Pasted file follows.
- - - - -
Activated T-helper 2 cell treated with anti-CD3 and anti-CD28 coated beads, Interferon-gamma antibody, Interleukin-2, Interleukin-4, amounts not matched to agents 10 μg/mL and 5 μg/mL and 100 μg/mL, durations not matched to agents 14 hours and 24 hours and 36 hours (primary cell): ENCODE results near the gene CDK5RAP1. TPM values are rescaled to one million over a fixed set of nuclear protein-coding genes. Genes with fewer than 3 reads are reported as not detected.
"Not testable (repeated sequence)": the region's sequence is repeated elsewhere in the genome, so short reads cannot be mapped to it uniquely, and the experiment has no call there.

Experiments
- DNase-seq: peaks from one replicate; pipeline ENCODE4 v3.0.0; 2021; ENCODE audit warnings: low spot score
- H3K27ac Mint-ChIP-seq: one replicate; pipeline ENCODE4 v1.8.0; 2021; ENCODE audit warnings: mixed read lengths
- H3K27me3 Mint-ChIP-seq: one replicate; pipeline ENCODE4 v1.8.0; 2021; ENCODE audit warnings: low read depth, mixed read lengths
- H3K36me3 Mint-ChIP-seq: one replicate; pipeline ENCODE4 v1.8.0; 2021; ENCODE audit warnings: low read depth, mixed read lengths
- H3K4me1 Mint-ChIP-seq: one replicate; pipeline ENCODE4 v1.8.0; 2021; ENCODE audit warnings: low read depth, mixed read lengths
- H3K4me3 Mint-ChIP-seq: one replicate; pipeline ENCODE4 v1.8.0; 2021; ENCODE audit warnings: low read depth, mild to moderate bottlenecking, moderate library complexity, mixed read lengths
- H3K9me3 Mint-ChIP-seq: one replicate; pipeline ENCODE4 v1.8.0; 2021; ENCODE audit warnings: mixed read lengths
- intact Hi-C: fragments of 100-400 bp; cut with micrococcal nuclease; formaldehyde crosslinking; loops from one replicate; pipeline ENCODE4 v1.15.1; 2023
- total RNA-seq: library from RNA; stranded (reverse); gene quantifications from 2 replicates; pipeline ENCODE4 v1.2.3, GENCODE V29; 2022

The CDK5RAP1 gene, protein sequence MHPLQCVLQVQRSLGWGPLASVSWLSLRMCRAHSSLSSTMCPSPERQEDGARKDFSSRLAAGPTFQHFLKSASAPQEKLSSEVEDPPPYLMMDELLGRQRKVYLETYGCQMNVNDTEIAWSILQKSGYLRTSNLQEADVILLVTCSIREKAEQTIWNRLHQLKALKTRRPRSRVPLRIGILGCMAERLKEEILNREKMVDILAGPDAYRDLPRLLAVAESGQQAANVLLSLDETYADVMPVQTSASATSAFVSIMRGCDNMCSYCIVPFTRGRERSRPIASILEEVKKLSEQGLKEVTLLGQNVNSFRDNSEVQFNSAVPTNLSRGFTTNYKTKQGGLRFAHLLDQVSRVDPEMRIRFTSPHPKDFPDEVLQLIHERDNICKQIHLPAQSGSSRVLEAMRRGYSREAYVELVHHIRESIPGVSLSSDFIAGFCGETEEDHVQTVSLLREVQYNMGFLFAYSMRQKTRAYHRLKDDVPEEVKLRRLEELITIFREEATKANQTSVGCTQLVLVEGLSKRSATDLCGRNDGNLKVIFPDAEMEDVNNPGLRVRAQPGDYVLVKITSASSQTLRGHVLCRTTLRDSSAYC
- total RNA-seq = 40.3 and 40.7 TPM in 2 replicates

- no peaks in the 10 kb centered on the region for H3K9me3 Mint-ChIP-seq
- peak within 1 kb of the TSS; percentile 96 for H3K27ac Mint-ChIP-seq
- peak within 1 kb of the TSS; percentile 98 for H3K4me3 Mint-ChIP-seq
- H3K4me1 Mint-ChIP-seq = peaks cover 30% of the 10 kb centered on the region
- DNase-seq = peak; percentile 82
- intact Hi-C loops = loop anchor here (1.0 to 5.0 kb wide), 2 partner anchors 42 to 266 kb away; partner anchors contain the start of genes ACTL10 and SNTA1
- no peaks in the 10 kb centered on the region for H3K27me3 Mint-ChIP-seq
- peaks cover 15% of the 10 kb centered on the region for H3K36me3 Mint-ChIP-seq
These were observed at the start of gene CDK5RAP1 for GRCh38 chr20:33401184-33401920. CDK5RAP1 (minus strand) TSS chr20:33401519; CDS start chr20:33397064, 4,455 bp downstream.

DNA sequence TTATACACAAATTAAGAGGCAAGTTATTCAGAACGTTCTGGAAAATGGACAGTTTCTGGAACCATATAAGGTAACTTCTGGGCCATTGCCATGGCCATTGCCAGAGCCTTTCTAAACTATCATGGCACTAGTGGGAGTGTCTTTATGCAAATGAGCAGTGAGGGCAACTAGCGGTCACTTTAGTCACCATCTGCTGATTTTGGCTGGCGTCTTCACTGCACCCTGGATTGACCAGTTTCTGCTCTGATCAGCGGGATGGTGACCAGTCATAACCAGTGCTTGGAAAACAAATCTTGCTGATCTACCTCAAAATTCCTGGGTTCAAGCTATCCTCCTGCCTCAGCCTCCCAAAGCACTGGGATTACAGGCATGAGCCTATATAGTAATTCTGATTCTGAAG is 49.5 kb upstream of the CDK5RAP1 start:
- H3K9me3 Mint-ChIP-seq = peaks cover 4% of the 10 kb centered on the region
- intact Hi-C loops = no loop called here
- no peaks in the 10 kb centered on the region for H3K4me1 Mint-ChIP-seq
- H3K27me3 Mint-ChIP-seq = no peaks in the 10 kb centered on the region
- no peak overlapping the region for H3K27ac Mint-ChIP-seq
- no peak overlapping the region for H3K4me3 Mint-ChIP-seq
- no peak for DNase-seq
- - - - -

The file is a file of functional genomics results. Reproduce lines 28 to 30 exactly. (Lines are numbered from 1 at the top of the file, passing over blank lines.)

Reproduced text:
- H3K27me3 Mint-ChIP-seq = no peaks in the 10 kb centered on the region
- no peak overlapping the region for H3K27ac Mint-ChIP-seq
- no peak overlapping the region for H3K4me3 Mint-ChIP-seq